Reporters should question how Gessler could take Hackstaff clients and avoid appearance of impropriety
Colorado Secretary of State Scott Gessler tells The Denver Post that, if he moonlights for his former law firm, which specializes in election law, he’ll disclose the names of clients he’s working for.
But reporters should ask him if this solves his conflict-of-interest problems.
On KHOW’s Caplis and Silverman Show Monday, host Craig Silverman asked Gessler if his Hackstaff-Law-Group clients might have other work with the firm, outide of their narrow work with Gessler, that relates to the Secretary of State’s office.
It’s a good question, because if Gessler’s clients were using the firm for an issue connected to the Secretary of State’s Office, even if Gessler himself works on a different case with them, then there would still be the appearance of a conflict of interest, because these clients would paying the Hackstaff Law Group for non-election-related work (access to Gessler included wink wink) and election-related work (no acess to Gessler included wink wink).
So you’d expect Gessler to have answered Silverman with an easy, yes, his clients’ entire body of work with the Hackstaff Law Group wouldn’t touch his state work at all.
But instead, Gessler answered, “Generally, yes,” meaning, as I see it, that some of his clients’ work with the Hackstaff Law Group might, in fact, involve the Secretary of State’s office:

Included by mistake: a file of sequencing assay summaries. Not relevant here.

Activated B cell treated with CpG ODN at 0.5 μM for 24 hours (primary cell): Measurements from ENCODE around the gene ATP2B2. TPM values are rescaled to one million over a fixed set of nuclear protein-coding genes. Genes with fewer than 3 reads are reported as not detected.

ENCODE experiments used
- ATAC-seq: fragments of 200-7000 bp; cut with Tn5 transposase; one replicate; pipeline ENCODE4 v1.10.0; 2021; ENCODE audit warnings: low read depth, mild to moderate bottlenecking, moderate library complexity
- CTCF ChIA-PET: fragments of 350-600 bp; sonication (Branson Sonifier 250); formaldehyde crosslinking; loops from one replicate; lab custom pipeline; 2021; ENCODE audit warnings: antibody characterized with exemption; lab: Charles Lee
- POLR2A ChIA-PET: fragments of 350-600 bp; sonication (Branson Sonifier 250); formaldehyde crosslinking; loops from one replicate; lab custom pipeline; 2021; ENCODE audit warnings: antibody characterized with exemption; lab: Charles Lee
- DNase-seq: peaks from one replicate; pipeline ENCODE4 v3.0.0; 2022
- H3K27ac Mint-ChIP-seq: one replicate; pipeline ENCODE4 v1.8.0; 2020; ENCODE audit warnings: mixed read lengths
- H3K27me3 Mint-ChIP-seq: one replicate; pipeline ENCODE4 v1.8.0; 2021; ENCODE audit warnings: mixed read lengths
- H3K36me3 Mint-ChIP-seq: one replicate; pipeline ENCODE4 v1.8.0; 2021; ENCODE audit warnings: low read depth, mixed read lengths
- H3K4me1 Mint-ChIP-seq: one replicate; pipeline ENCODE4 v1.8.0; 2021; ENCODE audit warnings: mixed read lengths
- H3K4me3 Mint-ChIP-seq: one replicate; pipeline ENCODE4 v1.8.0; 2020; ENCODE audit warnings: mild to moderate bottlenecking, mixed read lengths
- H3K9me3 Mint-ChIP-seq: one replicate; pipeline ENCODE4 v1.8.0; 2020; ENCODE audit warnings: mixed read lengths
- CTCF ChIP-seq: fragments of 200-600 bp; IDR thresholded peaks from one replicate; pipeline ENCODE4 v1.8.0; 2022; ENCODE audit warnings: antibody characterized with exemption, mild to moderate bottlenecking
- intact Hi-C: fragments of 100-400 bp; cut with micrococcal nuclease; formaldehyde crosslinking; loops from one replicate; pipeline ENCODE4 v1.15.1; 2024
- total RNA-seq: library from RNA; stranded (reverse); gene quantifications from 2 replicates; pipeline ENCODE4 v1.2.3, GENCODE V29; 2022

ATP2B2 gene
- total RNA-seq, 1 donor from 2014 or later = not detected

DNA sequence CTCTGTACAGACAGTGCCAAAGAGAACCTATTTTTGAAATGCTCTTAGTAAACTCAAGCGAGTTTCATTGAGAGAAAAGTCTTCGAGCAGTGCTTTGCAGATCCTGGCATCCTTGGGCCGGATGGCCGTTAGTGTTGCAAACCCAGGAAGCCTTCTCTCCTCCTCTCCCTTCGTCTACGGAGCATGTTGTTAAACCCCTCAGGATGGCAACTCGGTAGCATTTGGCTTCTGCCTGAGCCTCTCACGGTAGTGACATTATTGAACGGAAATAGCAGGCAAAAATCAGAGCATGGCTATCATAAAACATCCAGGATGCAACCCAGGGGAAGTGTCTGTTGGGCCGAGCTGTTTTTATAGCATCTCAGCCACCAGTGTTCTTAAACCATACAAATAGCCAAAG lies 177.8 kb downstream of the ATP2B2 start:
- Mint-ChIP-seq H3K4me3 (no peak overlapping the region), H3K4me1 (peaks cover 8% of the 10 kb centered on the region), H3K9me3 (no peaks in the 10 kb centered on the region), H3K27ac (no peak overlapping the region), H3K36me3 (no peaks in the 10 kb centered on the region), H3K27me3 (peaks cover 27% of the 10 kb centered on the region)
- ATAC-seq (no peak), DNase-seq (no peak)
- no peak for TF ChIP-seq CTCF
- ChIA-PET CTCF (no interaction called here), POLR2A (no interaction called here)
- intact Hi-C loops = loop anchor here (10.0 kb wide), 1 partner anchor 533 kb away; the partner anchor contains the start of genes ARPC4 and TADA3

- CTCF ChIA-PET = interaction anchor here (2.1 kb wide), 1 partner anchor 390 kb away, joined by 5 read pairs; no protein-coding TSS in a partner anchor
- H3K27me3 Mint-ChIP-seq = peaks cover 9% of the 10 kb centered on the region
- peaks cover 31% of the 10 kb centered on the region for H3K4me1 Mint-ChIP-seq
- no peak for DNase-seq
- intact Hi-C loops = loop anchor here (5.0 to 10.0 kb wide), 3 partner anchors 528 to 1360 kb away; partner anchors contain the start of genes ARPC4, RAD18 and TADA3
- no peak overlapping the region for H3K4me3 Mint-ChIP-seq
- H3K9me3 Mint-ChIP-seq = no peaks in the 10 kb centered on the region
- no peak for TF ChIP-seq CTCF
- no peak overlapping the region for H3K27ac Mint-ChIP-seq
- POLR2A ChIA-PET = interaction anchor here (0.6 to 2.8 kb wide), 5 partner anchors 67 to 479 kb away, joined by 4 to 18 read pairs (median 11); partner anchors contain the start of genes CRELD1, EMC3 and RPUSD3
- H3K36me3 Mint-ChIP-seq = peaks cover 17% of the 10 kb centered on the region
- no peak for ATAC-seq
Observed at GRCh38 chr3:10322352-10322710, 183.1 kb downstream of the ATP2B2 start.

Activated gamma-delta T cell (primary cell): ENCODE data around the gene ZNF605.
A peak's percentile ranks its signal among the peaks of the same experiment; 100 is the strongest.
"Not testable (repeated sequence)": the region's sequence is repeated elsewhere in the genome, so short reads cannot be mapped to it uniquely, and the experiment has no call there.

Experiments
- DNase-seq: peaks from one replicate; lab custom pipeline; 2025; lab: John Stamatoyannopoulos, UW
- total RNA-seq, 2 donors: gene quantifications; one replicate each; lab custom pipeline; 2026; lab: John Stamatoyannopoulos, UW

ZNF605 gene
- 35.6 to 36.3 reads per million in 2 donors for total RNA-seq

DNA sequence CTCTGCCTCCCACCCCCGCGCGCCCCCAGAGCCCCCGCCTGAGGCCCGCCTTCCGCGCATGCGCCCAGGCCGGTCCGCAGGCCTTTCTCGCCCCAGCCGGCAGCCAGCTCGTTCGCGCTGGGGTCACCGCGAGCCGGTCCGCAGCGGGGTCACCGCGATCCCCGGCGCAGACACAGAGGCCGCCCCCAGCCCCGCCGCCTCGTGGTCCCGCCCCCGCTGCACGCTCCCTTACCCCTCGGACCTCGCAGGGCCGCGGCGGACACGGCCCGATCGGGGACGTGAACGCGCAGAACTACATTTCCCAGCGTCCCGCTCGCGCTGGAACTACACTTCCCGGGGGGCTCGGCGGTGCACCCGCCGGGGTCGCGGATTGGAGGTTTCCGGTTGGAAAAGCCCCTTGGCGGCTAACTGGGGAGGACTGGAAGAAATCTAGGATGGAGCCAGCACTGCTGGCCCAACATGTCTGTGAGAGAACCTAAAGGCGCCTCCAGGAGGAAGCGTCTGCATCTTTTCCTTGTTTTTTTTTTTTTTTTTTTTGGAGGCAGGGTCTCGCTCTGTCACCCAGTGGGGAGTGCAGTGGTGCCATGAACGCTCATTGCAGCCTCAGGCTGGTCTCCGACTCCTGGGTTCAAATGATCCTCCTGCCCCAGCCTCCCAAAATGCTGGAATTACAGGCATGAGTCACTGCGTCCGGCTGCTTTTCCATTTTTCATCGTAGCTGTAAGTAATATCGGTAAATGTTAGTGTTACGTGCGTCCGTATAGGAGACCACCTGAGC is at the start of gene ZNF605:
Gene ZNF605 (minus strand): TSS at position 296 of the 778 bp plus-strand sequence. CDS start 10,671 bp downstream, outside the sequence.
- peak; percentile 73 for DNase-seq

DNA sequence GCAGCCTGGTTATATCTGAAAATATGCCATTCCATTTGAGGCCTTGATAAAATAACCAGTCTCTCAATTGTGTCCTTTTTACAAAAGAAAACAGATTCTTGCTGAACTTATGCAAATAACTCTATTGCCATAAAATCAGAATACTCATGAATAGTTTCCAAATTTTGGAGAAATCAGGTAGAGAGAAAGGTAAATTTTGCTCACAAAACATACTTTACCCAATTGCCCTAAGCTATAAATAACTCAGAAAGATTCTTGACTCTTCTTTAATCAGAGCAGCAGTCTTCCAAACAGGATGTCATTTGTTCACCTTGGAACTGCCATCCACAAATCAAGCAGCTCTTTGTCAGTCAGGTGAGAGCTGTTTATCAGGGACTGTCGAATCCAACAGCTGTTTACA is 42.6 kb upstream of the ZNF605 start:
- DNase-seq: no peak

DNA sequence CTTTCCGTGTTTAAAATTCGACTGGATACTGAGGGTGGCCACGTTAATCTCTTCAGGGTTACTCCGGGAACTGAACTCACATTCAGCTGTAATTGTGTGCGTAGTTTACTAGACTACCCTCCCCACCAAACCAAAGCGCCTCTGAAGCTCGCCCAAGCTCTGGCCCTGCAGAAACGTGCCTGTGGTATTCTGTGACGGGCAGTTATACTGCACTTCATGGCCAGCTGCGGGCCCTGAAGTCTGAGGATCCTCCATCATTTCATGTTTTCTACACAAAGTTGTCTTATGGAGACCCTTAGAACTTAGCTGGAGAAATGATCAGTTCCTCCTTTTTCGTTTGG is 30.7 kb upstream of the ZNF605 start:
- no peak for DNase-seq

Craig: What about clients whom you’d be working for? Would it be that they wouldn’t have any use for that law firm on any issue that could touch the Secretary of State’s Office.
Gessler: I think the answer is generally yes, generally yes. And from my knowledge of the firm, since I used to be part of it, there are a lot of clients there. They do a lot of transactional work. But also litigation work, for example two people who have a property dispute or an appellate action where they are helping client that’s just very limited to a specific project, whether it’s a specific litigation or Court of Appeals project or something along those lines that doesn’t touch the Secretary of State’s Office.
I wish Silverman had asked what “generally yes” means, but it’s not too late for him or a reporter to do so.
And there’s more to ask, while reporters are qizzing Gessler.
Even if all of the Hackstaff Law Group’s work with all of Gessler’s clients does not touch the Secretary of State’s office at the time they are working with moonlighting Gessler, what about later? What if his clients come to the firm a year later with a case involving the Secretary of State’s office? Would the Hackstaff Law Group reject their business, because they were tainted by their contact with Gessler, in a paid-client capacity, previously?
One could argue that clients may pay the Hackstaff Law Group to gain access to Gessler on a case about, say, property rights, with the intention of making Gessler feel more favorable toward them when they bring a future case, using the Hackstaff Law Group (wink wink), about an election issue.
These are questions about the appearance of impropriety, not accusations or expectations about impropriety. But they’re issues that journalists should address with Gessler.